Since the late 1980s, Brazilian free-tailed bats (Tadarida brasiliensis) have increasingly used bridges as roosts in the southern United States. We examined differences in blood cortisol levels, body condition, and parasite load, as measures of physiological stress in bats roosting in bridges and bats roosting in caves. We collected data during three periods, coinciding with female phases of reproduction. For all measures, bats were captured during the nightly emergence from the roost and immediately sampled. Cortisol levels were significantly higher during pregnancy and lactation and in individuals with lower body-condition scores (length of forearm to mass ratio) and significantly higher in bats roosting in caves than in those roosting in bridges. Thus, we concluded that individuals of this species that roost in bridges are not chronically stressed and seem to be unaffected by human activities present at bridges. This is a rare documented instance where a human-dominated environment does not appear to be adversely affecting the physiological health of a free-ranging animal.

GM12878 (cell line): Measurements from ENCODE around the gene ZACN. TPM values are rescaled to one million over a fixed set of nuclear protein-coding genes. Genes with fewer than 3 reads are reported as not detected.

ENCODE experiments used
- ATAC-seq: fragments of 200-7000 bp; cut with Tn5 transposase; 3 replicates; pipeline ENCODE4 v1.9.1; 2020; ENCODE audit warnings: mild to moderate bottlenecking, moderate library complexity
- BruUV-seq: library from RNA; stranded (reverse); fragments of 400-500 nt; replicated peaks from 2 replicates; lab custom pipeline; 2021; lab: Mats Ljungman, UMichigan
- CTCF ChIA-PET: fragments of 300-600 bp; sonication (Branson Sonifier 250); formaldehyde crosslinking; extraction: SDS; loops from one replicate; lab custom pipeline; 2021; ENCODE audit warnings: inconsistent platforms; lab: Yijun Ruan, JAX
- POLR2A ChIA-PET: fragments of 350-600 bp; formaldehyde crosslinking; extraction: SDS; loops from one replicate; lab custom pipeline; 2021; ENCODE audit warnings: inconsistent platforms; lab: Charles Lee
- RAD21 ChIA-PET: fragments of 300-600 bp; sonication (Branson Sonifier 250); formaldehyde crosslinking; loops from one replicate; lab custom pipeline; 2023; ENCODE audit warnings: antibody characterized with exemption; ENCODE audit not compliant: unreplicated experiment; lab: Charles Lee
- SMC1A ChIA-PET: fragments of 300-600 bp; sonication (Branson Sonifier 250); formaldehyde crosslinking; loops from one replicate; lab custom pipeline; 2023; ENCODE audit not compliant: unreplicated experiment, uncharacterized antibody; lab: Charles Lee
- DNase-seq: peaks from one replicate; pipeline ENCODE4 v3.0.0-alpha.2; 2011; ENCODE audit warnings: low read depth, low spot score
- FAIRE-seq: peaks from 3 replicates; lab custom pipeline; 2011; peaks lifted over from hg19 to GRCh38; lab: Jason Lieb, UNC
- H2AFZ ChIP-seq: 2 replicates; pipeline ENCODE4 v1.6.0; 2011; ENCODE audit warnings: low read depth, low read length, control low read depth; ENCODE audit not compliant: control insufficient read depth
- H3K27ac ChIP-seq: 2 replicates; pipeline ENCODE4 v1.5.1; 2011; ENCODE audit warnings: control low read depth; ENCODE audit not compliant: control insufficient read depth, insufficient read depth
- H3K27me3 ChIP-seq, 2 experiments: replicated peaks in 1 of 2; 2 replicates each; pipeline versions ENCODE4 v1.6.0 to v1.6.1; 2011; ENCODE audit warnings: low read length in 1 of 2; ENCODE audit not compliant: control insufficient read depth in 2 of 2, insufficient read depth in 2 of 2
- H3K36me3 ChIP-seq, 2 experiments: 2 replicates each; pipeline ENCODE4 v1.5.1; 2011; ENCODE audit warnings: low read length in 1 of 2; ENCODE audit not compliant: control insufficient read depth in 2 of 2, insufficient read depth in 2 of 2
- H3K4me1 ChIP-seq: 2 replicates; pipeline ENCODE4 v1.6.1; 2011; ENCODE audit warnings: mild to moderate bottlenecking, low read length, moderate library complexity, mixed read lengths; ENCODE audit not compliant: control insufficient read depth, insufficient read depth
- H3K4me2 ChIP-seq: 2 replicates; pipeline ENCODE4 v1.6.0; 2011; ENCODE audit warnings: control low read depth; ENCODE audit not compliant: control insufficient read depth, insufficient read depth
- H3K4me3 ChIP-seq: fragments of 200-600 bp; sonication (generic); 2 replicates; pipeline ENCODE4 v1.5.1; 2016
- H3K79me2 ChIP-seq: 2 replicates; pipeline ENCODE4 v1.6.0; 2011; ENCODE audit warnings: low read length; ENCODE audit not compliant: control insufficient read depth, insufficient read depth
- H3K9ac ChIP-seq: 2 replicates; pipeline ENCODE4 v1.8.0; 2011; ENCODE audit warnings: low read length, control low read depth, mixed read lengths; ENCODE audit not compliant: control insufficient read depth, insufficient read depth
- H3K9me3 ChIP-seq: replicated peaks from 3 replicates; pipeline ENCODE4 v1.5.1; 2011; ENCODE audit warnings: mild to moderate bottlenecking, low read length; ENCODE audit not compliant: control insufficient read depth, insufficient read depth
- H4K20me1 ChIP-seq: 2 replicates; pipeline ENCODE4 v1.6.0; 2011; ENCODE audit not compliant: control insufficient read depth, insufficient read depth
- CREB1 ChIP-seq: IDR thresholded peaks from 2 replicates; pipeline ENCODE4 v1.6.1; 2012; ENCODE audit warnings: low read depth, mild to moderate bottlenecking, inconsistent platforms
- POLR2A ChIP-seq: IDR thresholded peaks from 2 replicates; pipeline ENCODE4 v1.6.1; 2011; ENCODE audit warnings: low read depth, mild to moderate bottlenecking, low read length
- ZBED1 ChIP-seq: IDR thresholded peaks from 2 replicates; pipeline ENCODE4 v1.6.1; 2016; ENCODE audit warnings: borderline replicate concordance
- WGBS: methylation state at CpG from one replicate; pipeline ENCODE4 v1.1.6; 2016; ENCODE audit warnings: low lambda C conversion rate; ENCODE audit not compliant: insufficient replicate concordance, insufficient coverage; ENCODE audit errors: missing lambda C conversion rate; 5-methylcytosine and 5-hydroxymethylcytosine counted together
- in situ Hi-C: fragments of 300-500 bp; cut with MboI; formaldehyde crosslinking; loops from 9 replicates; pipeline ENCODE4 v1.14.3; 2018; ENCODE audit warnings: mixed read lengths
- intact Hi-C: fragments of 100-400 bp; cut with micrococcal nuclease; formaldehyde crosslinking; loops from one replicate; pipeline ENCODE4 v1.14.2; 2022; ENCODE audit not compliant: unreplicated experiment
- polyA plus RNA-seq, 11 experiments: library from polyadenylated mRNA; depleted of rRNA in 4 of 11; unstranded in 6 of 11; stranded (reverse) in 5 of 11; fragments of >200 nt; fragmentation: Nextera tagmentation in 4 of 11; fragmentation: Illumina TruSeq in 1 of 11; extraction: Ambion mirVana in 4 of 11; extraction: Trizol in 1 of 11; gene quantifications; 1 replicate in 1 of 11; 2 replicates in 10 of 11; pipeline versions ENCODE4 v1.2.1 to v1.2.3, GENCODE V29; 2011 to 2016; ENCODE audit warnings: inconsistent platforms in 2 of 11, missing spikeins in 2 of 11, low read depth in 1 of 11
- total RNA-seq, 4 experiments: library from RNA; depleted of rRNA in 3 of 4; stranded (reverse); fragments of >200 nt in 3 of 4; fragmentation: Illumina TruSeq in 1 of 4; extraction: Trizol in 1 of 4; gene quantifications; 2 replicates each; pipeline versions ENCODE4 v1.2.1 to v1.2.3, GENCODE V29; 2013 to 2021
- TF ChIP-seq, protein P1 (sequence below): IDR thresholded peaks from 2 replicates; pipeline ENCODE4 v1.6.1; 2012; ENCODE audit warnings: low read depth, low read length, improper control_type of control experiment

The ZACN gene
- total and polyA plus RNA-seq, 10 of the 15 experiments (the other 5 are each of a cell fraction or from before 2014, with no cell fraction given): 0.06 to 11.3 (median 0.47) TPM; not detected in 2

- artificial roosts,
- conservation physiology,
- fisiología de la conservación,
- perchas artificiales,
Available at: http://works.bepress.com/gary_mccracken/4/